Leaving Douglas, despite her individual success, with two voids to fill this fall. “We don’t want to make the NCAA Tournament just once,” she says. “We feel like this is the year we can go back with the depth we have. And I am not leaving ASU until we beat UA.” Arizona is on a seven-game rivalry win streak, five of those since Douglas started at ASU in 2018. English defender/forward Jemma Purfield preceded Douglas, transferring to ASU from South Alabama when Winkworth was hired from there in 2017.
The main attraction for Douglas, though, was Winkworth aaand his team style of play, which both knew was suited for her striker ability. “It was positive for me that the (ASU) coaches are English because the way I played back home at Chelsea (her club team) was very similar,” Douglas says. “For me not having to change what I had been doing for the last 11 years was a big part of why I came here. He knew my strengths and weaknesses, me playing as a false 9 (striker), dropping in (to midfield) and turning my defenders to play our wingers through the back line more than running in behind.”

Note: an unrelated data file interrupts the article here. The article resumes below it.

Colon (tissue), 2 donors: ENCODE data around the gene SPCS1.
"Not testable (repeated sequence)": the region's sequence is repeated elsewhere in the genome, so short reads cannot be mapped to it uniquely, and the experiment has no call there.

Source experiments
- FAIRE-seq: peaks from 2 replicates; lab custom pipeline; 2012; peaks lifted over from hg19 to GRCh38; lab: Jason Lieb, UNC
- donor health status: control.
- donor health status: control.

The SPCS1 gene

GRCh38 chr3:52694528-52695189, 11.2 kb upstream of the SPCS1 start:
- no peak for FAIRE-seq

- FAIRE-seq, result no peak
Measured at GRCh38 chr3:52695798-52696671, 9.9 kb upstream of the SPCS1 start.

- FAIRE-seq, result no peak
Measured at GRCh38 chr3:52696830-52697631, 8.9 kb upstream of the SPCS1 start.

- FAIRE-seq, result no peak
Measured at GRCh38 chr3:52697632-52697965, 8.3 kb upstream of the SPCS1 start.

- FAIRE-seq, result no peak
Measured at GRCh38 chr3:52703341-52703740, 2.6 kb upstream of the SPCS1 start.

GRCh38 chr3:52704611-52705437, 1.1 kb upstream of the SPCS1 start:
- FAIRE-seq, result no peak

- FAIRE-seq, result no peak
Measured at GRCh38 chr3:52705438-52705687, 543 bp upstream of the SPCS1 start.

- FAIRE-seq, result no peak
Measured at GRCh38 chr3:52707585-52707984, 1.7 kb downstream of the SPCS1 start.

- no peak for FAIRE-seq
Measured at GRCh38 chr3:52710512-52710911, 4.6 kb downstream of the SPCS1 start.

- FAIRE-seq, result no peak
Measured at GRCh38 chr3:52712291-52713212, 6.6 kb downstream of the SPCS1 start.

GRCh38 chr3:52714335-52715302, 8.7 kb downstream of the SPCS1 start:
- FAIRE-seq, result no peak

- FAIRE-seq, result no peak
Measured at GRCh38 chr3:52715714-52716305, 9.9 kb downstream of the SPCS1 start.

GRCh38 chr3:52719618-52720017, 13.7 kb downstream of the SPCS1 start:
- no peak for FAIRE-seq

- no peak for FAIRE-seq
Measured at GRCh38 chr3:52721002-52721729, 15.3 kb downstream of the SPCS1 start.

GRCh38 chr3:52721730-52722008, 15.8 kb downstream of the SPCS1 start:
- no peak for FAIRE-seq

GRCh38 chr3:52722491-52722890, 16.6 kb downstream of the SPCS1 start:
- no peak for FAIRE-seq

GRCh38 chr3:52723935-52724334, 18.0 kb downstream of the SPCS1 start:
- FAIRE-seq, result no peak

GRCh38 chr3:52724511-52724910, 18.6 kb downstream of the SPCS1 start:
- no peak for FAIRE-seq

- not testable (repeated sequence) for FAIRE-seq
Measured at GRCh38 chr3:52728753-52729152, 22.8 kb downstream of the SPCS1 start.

Winkworth says most top forwards in the U.S. rely on speed and athleticism. “That’s just not Dougie. However, if you give her the ball in certain spaces, she’s deadly. It’s making sure we play in a manner that puts her in positions to score, and we’ve done a decent job of that over the last few years. “She needs to pick up the ball in dangerous parts of the field and not have to run 15 yards to do it. At the same time, she’s also equally deadly at creating goal-scoring opportunities for other players. And that’s not touching upon her work defensively. She’s special, that’s for sure.”
Winkworth is convinced Douglas would have been a 2022 NWSL first-round pick had she opted for the draft (former ASU/Grand Canyon forward Marlene Schimmer was taken ninth overall). Douglas is open to the NWSL, where Farquharson plays for the Houston Dash, and to international leagues. Purfield plays in the English Women’s Super League, currently for Leicester City. Although Douglas played internationally for England as a junior, she now is eligible to play for Ireland, still alive in 2023 World Cup qualifying. “I am thinking about it as my time here is coming to an end,” says Douglas, already with five goals in four games for ASU. “I’m in that process of thinking about what options I may have. But right now my focus is more on performing for ASU (2-0-2, off until Sept. 14 due to COVID protocol) and getting results for the team and training as hard as I can to prepare me for my professional career.”